Across-the-board budget cuts, also known as "sequester," are looming, barring an agreement on deficit reduction from lawmakers in Washington. A local agency says the reductions will hurt hundreds.
The Neighborly Care Network, in Pinellas County, which pays for Meals on Wheels, faces steep cuts. CEO Debra Shade says the group stands to lose around $200,000.
As a result, 100 people in the Meals on Wheels program wouldn't get food delivered any longer. Shade said, "Some of the services are easier to replace, but some are not. Meals on Wheels is one of those services."
George Duane is a senior in Pinellas County and has been involved with Meals on Wheels for four months. He says the two things he looks forward to the most each day are reading his newspaper and getting his food delivered. Duane said, "Knees are going. My hands don't bend open. I can't sit there and cook a meal."
The budget cuts for the Neighborly Care Network don't stop there. Shade says the organization could also lose $687,000 from state spending reductions. Adult daycare and transportation would also take a hit. Shade said, "Fifty trips a day. Fifty people that we take to their doctor's office, the laboratory, the dialysis, the cancer centers, the grocery stores."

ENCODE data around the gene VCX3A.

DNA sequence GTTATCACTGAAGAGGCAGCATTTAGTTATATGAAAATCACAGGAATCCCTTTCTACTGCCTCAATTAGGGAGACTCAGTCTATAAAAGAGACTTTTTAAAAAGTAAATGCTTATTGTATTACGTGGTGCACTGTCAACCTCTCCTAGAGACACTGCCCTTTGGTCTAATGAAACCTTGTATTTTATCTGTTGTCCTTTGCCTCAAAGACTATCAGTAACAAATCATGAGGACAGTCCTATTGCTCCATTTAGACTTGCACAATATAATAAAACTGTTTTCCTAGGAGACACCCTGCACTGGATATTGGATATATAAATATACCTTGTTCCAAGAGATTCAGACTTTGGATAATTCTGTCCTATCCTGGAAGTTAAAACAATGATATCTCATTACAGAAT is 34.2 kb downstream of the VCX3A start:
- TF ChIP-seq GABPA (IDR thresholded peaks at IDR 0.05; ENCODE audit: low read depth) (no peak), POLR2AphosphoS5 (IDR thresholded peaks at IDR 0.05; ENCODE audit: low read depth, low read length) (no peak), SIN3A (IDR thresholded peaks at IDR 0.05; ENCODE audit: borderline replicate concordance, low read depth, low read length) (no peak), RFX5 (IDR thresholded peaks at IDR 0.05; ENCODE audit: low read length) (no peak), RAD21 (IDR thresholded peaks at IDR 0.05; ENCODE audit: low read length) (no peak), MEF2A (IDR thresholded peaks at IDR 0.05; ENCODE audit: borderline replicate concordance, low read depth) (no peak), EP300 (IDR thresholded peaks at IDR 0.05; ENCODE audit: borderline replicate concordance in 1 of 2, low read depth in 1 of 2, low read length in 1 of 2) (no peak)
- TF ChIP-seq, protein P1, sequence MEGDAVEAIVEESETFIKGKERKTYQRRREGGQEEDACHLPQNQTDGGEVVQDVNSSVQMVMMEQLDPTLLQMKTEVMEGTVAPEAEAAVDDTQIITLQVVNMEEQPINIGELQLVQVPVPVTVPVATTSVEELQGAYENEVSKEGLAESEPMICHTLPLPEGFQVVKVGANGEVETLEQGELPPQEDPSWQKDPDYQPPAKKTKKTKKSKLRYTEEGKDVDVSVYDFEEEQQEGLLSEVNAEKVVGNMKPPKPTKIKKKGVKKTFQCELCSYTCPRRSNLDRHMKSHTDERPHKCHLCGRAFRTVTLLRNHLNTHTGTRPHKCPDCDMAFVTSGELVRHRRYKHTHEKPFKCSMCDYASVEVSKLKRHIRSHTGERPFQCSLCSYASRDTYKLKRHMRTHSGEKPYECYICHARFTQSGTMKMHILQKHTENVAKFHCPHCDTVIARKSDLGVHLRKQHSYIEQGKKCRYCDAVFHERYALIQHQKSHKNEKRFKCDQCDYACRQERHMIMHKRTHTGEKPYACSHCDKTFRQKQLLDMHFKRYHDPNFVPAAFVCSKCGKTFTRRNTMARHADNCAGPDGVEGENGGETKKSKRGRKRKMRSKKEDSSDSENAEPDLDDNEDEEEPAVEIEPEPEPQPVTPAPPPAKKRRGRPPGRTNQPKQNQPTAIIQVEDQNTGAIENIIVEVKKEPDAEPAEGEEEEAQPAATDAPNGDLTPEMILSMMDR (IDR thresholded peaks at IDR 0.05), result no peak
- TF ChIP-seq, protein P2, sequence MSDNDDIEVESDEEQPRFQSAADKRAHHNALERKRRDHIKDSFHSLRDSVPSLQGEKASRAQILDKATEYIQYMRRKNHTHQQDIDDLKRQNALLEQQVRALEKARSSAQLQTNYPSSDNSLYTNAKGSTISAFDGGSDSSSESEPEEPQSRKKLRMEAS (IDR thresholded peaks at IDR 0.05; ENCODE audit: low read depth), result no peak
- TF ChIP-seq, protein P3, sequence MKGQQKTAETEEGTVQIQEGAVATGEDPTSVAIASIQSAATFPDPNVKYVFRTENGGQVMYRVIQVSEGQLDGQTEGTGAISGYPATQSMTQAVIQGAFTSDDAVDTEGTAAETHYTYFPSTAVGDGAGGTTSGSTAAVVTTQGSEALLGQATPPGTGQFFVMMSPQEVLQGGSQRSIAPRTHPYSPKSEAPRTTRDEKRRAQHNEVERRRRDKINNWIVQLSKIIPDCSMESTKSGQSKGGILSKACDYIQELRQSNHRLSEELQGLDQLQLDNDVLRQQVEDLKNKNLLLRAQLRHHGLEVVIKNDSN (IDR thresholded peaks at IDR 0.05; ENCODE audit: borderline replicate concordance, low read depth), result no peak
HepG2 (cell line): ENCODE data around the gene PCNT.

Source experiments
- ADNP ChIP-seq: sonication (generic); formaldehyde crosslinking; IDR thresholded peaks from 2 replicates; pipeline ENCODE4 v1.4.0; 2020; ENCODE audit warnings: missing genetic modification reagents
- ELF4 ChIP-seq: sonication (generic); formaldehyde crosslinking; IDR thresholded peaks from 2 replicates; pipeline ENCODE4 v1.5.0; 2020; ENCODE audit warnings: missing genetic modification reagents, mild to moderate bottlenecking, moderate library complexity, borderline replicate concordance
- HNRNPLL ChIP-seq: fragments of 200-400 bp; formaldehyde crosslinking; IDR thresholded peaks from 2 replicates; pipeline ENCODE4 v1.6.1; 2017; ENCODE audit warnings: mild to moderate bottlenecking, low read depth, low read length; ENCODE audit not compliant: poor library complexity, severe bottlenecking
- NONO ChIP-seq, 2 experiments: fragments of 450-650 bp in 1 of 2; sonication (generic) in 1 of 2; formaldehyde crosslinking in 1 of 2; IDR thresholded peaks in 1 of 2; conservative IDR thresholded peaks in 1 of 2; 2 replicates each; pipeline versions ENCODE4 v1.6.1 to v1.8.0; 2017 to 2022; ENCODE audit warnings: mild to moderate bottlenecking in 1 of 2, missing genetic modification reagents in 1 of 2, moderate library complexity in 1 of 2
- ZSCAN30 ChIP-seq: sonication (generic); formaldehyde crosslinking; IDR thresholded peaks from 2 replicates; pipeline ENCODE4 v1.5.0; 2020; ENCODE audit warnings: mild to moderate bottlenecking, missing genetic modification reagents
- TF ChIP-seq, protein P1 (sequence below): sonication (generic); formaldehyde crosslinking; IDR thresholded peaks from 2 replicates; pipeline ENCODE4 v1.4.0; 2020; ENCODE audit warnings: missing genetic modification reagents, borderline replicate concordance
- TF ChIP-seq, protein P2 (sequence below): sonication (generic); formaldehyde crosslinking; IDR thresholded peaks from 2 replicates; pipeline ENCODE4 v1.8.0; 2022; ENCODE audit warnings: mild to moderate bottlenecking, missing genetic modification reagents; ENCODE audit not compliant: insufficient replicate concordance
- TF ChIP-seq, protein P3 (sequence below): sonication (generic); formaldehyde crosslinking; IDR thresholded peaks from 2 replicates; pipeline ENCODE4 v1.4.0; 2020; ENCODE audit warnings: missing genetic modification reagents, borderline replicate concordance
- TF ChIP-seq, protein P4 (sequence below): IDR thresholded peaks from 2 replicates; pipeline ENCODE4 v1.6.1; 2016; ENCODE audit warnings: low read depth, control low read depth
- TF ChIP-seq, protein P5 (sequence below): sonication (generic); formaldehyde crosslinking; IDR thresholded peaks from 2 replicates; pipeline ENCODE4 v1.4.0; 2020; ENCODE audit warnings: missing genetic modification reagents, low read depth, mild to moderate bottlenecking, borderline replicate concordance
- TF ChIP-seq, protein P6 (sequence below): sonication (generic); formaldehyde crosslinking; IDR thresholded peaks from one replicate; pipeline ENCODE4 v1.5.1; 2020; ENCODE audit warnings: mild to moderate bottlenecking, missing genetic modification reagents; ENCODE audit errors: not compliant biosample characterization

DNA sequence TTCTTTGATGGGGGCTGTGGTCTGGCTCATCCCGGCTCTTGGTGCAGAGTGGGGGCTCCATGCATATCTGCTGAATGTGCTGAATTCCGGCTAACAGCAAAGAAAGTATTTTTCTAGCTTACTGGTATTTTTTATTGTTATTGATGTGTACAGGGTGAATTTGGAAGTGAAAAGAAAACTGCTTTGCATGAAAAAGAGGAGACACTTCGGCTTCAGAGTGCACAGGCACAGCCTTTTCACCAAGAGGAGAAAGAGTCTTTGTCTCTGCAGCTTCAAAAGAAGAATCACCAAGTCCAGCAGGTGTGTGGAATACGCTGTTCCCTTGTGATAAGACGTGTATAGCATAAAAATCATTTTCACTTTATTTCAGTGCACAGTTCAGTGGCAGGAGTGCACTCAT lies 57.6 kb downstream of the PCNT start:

Another 200 people would also have to be cut from the Meals on Wheels program.
ABC Action News asked Florida Governor Rick Scott about the budget cuts. He said, "We want to take care of families in our state. The federal government needs to do their job. Sequestration makes no sense."
Meanwhile, the Neighborly Care Network will try to find other funding sources. George Duane calls the cuts unfair. "Just wouldn't be right for somebody to cut that out. It would hurt them."
On Friday, some lawmakers in Washington are scheduled to meet with President Obama at the White House to see if any last-minute deal can be reached.
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